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New coffee shop and Latin American restaurant highlight dining changes for the upcoming school year

Ranging from new eateries to ongoing renovations, Duke Dining will be ushering in diverse changes this year.

“Duke Dining is excited to be opening three new world-class venues on campus this fall,” Robert Coffey, director of dining services, wrote in an email. “Beyù Blue [Coffee], Sazón [Latin American Table], and Red Mango Café in Wilson Gym are all on schedule and will be ready to serve the Duke community for fall semester opening. Each venue will have grand opening events during First Big Week, offering free samples, giveaways, and more.”

Beyù Blue Coffee will occupy Joe Van Gogh’s former space in the Bryan Center Plaza. According to a news release, the Beyù team plans to host a grand opening celebration featuring live music at the beginning of the semester. Dorian Bolden, Trinity '02, owns the new coffee shop in addition to Beyù Caffè in Durham.

"My overall goal is for the students to help define this space as their community spot for great coffee that fosters great and even constructive social interaction," Bolden said in the news release.

Located next to Il Forno, Sazón Latin American Table will offer Latin cuisine and serve as the Brodhead Center's newest eatery. Options on its menu vary from build-your-own arepas, tortillas, bowls or salads to daily regional specials. 

Junior Aryaman Gupta, co-chair of the Duke University Student Dining Advisory Committee, explained DUSDAC's reaction to the new dining venue in an email.

"DUSDAC is extremely excited to have an on-campus location that serves Latin cuisine as it additionally diversifies the options at Duke," Gupta wrote.

As announced in February, Red Mango Café will replace Quenchers in Wilson Gym. Although the decision was met with criticism, Red Mango Café will still offer some student favorites from the former smoothie bar, such as fresh fruit and protein smoothies. Gupta wrote that Red Mango Café will also have a “customer friendly redesign” alongside an “expanded menu” that includes sandwiches and fresh juice.

What then will fill the void of Red Mango's former space in the Bryan Center? As of now, DUSDAC and Duke Dining are still deliberating.

"At this time, there are no major updates for the space originally occupied by Red Mango but we are working with Duke Dining and the student body to make a decision," Gupta wrote.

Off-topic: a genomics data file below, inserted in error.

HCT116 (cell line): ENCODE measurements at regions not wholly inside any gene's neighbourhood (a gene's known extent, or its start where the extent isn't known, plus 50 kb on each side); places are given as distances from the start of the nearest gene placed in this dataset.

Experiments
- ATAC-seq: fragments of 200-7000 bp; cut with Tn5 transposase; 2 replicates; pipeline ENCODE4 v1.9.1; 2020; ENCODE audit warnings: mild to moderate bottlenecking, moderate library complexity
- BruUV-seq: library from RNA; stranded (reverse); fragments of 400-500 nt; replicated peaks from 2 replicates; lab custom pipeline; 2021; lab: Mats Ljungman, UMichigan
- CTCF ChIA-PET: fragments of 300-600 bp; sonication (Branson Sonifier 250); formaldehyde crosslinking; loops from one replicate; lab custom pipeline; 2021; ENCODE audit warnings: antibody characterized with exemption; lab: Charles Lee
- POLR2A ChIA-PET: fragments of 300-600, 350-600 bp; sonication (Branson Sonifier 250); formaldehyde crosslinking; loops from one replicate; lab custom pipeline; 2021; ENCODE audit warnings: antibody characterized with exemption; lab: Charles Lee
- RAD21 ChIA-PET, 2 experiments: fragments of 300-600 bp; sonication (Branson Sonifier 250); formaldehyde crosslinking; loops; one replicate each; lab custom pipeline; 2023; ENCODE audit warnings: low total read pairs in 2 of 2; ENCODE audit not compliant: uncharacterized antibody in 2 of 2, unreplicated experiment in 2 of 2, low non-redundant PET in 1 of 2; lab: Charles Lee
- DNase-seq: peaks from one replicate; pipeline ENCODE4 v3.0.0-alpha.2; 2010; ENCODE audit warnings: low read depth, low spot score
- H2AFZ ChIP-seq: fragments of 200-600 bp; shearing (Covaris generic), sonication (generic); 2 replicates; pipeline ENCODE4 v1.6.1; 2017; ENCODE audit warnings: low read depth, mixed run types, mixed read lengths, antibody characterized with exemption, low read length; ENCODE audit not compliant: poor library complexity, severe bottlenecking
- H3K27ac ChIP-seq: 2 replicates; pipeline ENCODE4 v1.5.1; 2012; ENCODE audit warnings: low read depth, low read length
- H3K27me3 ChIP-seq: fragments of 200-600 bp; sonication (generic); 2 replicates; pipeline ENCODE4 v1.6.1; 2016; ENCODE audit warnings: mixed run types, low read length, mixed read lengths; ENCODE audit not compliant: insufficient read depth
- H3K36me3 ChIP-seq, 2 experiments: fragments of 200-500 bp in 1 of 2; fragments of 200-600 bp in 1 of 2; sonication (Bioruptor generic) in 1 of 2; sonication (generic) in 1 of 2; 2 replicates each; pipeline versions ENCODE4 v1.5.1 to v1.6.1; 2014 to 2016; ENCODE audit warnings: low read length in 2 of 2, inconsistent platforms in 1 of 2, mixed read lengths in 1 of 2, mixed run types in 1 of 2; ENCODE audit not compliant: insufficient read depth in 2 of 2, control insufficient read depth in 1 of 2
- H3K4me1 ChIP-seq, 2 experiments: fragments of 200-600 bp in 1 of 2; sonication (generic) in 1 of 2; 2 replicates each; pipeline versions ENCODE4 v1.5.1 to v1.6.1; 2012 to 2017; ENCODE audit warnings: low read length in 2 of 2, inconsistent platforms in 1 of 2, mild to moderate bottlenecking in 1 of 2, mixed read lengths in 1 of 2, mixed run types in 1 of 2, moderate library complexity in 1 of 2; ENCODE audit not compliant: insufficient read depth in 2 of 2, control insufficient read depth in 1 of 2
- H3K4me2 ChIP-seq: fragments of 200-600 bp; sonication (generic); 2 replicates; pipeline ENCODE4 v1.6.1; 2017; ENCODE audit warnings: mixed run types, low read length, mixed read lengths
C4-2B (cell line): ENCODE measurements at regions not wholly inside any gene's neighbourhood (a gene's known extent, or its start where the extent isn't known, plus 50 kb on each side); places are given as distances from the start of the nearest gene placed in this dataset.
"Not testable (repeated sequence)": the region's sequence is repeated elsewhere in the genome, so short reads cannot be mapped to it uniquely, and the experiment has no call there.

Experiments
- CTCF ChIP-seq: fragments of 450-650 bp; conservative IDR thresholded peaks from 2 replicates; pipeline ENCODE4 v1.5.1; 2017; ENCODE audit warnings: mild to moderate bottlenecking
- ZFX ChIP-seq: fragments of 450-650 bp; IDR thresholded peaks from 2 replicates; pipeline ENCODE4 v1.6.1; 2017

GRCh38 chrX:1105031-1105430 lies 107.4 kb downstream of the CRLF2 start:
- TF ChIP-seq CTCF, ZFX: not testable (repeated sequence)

In order to respect students and food from all cultures and origins, Gupta wrote that a “major theme” this year for DUSDAC is diversity. He explained that DUSDAC wants to consult students from various cultures in its decisions that “require information outside of our existing knowledge and experience.”

“As always, student feedback and communication are crucial for our success,” Gupta wrote. “We are currently developing better methods to inform the community about Dining-related updates and ways for DUSDAC to receive constructive feedback. From freshmen to seniors, we hope to see many students apply for the committee this fall as age is not a barrier to becoming an integral member of DUSDAC.”

Coffey explained that Duke Dining will be working closely with DUSDAC this year on three new renovation projects. The updates in the works are a new Kosher deli in the Bryan Center, renovations to Café Edens in McClendon Tower and a new eatery in the former Red Mango space in the Bryan Center.

“I look forward to seeing DUSDAC act as an effective liaison between the students and the administration; as the primary voice in this communication, it is our responsibility to make sure the student body’s desires are heard and acted upon,” Gupta wrote.

Duke Dining recently took a step toward advancing its sustainability efforts by banning the use of disposable plastics in all dining facilities. According to a July 11 news release, paper bags have supplanted plastic bags, and cups, straws and utensils are now fashioned from polylactic acid—a biodegradable, plant-based plastic alternative.

“This is [a] great step in shifting away from single-use plastics toward compostable or recyclable options, while continuing to provide award-winning dining services to our students,” Coffey wrote.


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